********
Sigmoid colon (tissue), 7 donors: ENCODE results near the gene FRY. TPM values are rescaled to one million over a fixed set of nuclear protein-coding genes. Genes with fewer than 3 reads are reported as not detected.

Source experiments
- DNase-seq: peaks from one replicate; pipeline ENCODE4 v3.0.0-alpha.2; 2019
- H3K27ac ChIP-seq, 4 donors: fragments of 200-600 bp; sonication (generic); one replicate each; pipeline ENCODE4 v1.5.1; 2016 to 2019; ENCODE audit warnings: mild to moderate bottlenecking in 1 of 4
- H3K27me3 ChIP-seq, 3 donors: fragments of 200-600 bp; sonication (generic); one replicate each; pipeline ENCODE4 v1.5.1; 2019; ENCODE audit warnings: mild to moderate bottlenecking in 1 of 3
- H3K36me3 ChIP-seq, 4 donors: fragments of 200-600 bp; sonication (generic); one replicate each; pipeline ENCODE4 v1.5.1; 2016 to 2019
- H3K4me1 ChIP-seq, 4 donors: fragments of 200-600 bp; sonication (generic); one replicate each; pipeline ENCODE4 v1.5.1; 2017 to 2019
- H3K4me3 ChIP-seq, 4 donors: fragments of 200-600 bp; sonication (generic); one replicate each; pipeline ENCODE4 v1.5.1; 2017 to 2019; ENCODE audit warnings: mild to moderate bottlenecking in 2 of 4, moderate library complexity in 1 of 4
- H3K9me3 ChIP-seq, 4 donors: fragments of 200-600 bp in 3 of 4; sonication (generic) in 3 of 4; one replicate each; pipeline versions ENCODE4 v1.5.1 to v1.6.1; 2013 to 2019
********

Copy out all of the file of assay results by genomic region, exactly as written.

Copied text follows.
Sigmoid colon (tissue), 7 donors: ENCODE results near the gene FRY. TPM values are rescaled to one million over a fixed set of nuclear protein-coding genes. Genes with fewer than 3 reads are reported as not detected.

Source experiments
- DNase-seq: peaks from one replicate; pipeline ENCODE4 v3.0.0-alpha.2; 2019
- H3K27ac ChIP-seq, 4 donors: fragments of 200-600 bp; sonication (generic); one replicate each; pipeline ENCODE4 v1.5.1; 2016 to 2019; ENCODE audit warnings: mild to moderate bottlenecking in 1 of 4
- H3K27me3 ChIP-seq, 3 donors: fragments of 200-600 bp; sonication (generic); one replicate each; pipeline ENCODE4 v1.5.1; 2019; ENCODE audit warnings: mild to moderate bottlenecking in 1 of 3
- H3K36me3 ChIP-seq, 4 donors: fragments of 200-600 bp; sonication (generic); one replicate each; pipeline ENCODE4 v1.5.1; 2016 to 2019
- H3K4me1 ChIP-seq, 4 donors: fragments of 200-600 bp; sonication (generic); one replicate each; pipeline ENCODE4 v1.5.1; 2017 to 2019
- H3K4me3 ChIP-seq, 4 donors: fragments of 200-600 bp; sonication (generic); one replicate each; pipeline ENCODE4 v1.5.1; 2017 to 2019; ENCODE audit warnings: mild to moderate bottlenecking in 2 of 4, moderate library complexity in 1 of 4
- H3K9me3 ChIP-seq, 4 donors: fragments of 200-600 bp in 3 of 4; sonication (generic) in 3 of 4; one replicate each; pipeline versions ENCODE4 v1.5.1 to v1.6.1; 2013 to 2019